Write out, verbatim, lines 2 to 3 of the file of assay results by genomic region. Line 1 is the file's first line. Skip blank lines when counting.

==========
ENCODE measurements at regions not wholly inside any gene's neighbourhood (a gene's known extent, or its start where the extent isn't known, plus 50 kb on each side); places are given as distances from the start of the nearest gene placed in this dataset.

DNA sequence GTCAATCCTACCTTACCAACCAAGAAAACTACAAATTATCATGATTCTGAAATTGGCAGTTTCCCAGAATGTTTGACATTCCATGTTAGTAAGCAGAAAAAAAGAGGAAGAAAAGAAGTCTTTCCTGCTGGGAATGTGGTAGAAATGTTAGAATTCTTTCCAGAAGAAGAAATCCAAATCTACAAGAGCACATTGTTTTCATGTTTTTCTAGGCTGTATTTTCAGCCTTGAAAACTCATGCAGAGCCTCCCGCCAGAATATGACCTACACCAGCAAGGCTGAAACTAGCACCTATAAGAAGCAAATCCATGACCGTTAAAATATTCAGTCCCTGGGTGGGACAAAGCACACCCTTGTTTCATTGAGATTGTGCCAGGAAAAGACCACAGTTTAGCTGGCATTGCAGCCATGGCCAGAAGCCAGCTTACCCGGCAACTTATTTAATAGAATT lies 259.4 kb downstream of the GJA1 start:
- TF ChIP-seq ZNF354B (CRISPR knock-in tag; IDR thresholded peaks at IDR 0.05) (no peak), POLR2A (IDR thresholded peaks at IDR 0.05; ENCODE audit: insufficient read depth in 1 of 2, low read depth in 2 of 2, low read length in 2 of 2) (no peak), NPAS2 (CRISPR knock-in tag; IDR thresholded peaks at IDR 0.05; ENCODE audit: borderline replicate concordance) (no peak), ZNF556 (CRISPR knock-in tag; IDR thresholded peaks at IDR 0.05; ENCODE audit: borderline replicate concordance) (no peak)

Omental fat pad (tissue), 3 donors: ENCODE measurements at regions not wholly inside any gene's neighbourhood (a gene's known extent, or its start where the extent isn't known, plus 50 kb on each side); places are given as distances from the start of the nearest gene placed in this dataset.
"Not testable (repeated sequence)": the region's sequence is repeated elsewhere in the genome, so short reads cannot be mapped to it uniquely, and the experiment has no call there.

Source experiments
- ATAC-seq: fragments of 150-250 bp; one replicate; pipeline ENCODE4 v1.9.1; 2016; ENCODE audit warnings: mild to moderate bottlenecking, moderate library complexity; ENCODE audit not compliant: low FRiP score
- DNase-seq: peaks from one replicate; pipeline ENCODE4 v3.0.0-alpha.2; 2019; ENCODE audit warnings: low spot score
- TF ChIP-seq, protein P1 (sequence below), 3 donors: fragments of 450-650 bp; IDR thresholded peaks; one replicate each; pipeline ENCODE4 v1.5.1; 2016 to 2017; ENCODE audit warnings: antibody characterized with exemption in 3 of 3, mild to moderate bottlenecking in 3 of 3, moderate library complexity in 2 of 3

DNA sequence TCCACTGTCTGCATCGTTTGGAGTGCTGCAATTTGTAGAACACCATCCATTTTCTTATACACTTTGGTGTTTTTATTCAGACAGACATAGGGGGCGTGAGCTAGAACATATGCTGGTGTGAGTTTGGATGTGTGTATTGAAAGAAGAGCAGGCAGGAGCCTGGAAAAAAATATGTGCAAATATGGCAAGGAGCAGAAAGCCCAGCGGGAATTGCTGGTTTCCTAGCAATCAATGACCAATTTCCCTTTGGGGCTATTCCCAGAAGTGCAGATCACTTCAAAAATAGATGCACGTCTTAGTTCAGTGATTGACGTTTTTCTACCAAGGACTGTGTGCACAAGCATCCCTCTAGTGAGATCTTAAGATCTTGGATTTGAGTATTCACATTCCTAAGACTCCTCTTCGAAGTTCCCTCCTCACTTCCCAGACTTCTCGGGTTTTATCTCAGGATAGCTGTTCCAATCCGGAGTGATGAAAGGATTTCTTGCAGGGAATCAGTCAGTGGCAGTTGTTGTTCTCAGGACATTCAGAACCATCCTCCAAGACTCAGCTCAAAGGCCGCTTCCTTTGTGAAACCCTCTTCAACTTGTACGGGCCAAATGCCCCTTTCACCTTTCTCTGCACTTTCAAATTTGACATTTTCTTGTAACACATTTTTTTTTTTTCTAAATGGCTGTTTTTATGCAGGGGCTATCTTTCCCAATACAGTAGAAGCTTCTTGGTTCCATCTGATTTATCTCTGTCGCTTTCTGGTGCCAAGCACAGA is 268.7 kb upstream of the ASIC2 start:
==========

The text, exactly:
DNA sequence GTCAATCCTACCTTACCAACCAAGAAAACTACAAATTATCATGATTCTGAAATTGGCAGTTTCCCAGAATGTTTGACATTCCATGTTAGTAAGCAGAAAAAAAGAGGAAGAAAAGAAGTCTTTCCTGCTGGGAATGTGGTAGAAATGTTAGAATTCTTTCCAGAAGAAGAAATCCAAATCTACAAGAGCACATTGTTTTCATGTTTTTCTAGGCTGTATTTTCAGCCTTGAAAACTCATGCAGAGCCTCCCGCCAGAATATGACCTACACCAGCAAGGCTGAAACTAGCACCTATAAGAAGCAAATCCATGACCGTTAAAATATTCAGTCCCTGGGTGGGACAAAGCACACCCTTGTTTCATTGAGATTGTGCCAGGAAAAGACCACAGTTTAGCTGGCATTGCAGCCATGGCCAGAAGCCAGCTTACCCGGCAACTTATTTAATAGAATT lies 259.4 kb downstream of the GJA1 start:
- TF ChIP-seq ZNF354B (CRISPR knock-in tag; IDR thresholded peaks at IDR 0.05) (no peak), POLR2A (IDR thresholded peaks at IDR 0.05; ENCODE audit: insufficient read depth in 1 of 2, low read depth in 2 of 2, low read length in 2 of 2) (no peak), NPAS2 (CRISPR knock-in tag; IDR thresholded peaks at IDR 0.05; ENCODE audit: borderline replicate concordance) (no peak), ZNF556 (CRISPR knock-in tag; IDR thresholded peaks at IDR 0.05; ENCODE audit: borderline replicate concordance) (no peak)